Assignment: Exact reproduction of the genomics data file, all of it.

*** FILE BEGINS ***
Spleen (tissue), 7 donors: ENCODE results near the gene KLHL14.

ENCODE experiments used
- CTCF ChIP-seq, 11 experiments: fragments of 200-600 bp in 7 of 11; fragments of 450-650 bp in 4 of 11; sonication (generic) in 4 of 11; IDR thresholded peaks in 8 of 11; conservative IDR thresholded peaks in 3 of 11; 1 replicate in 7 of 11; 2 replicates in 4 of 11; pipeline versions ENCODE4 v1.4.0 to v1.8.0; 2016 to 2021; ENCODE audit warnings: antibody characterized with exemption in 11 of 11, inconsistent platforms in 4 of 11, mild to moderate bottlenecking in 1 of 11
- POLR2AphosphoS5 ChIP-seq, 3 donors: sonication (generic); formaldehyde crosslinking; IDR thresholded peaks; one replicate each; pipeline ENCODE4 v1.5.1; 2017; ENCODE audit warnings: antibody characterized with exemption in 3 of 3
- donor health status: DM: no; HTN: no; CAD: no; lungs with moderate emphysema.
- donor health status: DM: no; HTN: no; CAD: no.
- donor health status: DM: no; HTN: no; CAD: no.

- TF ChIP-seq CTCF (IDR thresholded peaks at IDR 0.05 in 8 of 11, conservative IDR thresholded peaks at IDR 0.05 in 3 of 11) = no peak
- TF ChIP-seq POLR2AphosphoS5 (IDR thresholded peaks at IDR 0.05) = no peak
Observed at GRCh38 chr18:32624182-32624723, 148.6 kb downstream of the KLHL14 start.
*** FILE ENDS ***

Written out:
Spleen (tissue), 7 donors: ENCODE results near the gene KLHL14.

ENCODE experiments used
- CTCF ChIP-seq, 11 experiments: fragments of 200-600 bp in 7 of 11; fragments of 450-650 bp in 4 of 11; sonication (generic) in 4 of 11; IDR thresholded peaks in 8 of 11; conservative IDR thresholded peaks in 3 of 11; 1 replicate in 7 of 11; 2 replicates in 4 of 11; pipeline versions ENCODE4 v1.4.0 to v1.8.0; 2016 to 2021; ENCODE audit warnings: antibody characterized with exemption in 11 of 11, inconsistent platforms in 4 of 11, mild to moderate bottlenecking in 1 of 11
- POLR2AphosphoS5 ChIP-seq, 3 donors: sonication (generic); formaldehyde crosslinking; IDR thresholded peaks; one replicate each; pipeline ENCODE4 v1.5.1; 2017; ENCODE audit warnings: antibody characterized with exemption in 3 of 3
- donor health status: DM: no; HTN: no; CAD: no; lungs with moderate emphysema.
- donor health status: DM: no; HTN: no; CAD: no.
- donor health status: DM: no; HTN: no; CAD: no.

- TF ChIP-seq CTCF (IDR thresholded peaks at IDR 0.05 in 8 of 11, conservative IDR thresholded peaks at IDR 0.05 in 3 of 11) = no peak
- TF ChIP-seq POLR2AphosphoS5 (IDR thresholded peaks at IDR 0.05) = no peak
Observed at GRCh38 chr18:32624182-32624723, 148.6 kb downstream of the KLHL14 start.